By
Judicial Watch filed suit against the DOD, alleging that the Department violated the Freedom of Information Act (FOIA), 5 U.S.C. 552, when it failed to release copies of documents related to a 2014 determination by the Secretary of Defense about the transfer of five Guantanamo Bay detainees to Qatar. At issue is a document Judicial Watch believed was entitled: a memo from Assistant Secretary of Defense Michael Lumpkin to Secretary of Defense Chuck Hagel. The court agreed with the district court that the memo was a privileged deliberative document and therefore exempt from disclosure under FOIA. In this case, when the memo was drafted, it was both predecisional and deliberative. The court rejected Judicial Watch's claim that the Secretary expressly adopted the memo and thus the court could not treat the memo as a decisional document subject to disclosure. Accordingly, the court affirmed the judgment. View "Judicial Watch, Inc. v. DOD" on Justia Law

By
Plaintiff filed suit under the Administrative Procedure Act (APA), 5 U.S.C. 704, seeking to compel the DOJ's Office of Legal Counsel (OLC) to meet its disclosure obligations under the "reading room" provision of the Freedom of Information Act (FOIA), 5 U.S.C. 552(a)(2). The district court dismissed the complaint. The court concluded that, despite some mismatch between the relief sought and the relief available, FOIA offers an "adequate remedy" within the meaning of section 704 such that plaintiff's APA claim is barred. Accordingly, the court affirmed the judgment. View "Citizens for Responsibility and Ethics in Washington v. DOJ" on Justia Law

By
Continental extracts gas from leased federal land and pays royalties to the Interior Department. An agency within the Interior Department began an administrative proceeding against Continental by issuing an order demanding more than $1.7 million in additional royalties. The district court subsequently dismissed Continental's suit for judicial review of the Department's decision. At issue is whether Continental filed its action more than 180 days after its “receipt of notice” of Interior’s “final decision” pursuant to 30 U.S.C. 1724(j) & (h)(2)(B). The court held that because Continental could not have known the date of final agency action until July 29, 2013, receipt of notice could not have occurred before then. Therefore, the court concluded that Continental's complaint was timely. The court reversed and remanded for further proceedings. View "Continental Resources, Inc. v. Jewell" on Justia Law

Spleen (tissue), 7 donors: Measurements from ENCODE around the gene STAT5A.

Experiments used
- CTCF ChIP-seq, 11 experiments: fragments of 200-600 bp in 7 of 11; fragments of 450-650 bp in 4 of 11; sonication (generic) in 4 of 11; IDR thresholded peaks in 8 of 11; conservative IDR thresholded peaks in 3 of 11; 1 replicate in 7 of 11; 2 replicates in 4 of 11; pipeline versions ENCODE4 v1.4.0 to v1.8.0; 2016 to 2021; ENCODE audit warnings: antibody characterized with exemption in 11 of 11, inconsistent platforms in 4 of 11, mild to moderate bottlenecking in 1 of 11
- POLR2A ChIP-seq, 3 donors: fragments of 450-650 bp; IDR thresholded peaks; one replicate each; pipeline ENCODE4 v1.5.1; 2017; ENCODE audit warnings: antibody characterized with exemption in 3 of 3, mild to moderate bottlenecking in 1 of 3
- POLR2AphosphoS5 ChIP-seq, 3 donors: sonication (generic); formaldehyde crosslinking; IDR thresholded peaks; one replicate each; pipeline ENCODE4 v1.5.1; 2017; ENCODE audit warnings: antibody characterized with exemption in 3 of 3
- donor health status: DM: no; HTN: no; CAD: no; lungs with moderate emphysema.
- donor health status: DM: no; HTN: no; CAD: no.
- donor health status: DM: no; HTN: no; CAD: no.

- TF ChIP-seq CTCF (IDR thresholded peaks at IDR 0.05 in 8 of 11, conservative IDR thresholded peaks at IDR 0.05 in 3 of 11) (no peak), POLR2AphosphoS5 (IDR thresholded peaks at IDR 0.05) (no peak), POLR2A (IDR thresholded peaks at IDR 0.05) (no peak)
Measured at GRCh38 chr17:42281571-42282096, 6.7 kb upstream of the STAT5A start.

By
After the FLRA ordered the Air Force to bargain collectively with its civilian employees over access to an on-base shopette, the Air Force challenged the decision arguing that the issue is not a proper subject of bargaining. The court agreed with the Air Force that Congress has given the military unfettered discretion to determine whether civilians may patronize commissaries and exchanges, though for reasons that are slightly different from those offered by the Air Force. Given the relevant legislative directives, the court cannot imagine that Congress intended to empower a civilian agency like the Federal Labor Relations Authority to second-guess the military’s judgment about non-military access to commissaries and exchanges. In this case, by requiring negotiation over the Shoppette proposal, the Authority has similarly second-guessed the Secretary’s judgment in deciding how best to use a military benefit to achieve military purposes. Therefore, the court held that civilian access to commissaries and exchanges is not a proper subject of collective bargaining because Congress has vested the military with “unfettered discretion” over the matter. Accordingly, the court granted the petition for review and vacated the Authority's order. View "USAF v. FLRA" on Justia Law